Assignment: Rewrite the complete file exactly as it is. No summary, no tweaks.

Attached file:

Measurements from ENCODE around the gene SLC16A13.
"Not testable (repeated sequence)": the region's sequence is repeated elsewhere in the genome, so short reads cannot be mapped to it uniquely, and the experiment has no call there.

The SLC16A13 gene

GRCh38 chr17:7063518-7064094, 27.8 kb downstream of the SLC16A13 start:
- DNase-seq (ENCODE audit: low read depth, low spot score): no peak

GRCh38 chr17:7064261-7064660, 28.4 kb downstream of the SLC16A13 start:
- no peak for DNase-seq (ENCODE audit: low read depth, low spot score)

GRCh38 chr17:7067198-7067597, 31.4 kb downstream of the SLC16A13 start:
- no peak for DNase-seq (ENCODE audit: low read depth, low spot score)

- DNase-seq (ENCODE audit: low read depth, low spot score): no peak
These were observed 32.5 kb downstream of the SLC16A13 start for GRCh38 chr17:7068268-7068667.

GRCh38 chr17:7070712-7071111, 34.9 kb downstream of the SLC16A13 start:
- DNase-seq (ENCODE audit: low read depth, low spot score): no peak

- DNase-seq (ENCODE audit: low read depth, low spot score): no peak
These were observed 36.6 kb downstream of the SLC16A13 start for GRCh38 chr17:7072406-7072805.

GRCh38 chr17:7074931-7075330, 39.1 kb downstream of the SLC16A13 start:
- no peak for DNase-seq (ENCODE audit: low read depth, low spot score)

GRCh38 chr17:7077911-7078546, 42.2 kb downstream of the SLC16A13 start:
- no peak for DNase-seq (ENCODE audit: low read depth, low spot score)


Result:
Measurements from ENCODE around the gene SLC16A13.
"Not testable (repeated sequence)": the region's sequence is repeated elsewhere in the genome, so short reads cannot be mapped to it uniquely, and the experiment has no call there.

The SLC16A13 gene

GRCh38 chr17:7063518-7064094, 27.8 kb downstream of the SLC16A13 start:
- DNase-seq (ENCODE audit: low read depth, low spot score): no peak

GRCh38 chr17:7064261-7064660, 28.4 kb downstream of the SLC16A13 start:
- no peak for DNase-seq (ENCODE audit: low read depth, low spot score)

GRCh38 chr17:7067198-7067597, 31.4 kb downstream of the SLC16A13 start:
- no peak for DNase-seq (ENCODE audit: low read depth, low spot score)

- DNase-seq (ENCODE audit: low read depth, low spot score): no peak
These were observed 32.5 kb downstream of the SLC16A13 start for GRCh38 chr17:7068268-7068667.

GRCh38 chr17:7070712-7071111, 34.9 kb downstream of the SLC16A13 start:
- DNase-seq (ENCODE audit: low read depth, low spot score): no peak

- DNase-seq (ENCODE audit: low read depth, low spot score): no peak
These were observed 36.6 kb downstream of the SLC16A13 start for GRCh38 chr17:7072406-7072805.

GRCh38 chr17:7074931-7075330, 39.1 kb downstream of the SLC16A13 start:
- no peak for DNase-seq (ENCODE audit: low read depth, low spot score)

GRCh38 chr17:7077911-7078546, 42.2 kb downstream of the SLC16A13 start:
- no peak for DNase-seq (ENCODE audit: low read depth, low spot score)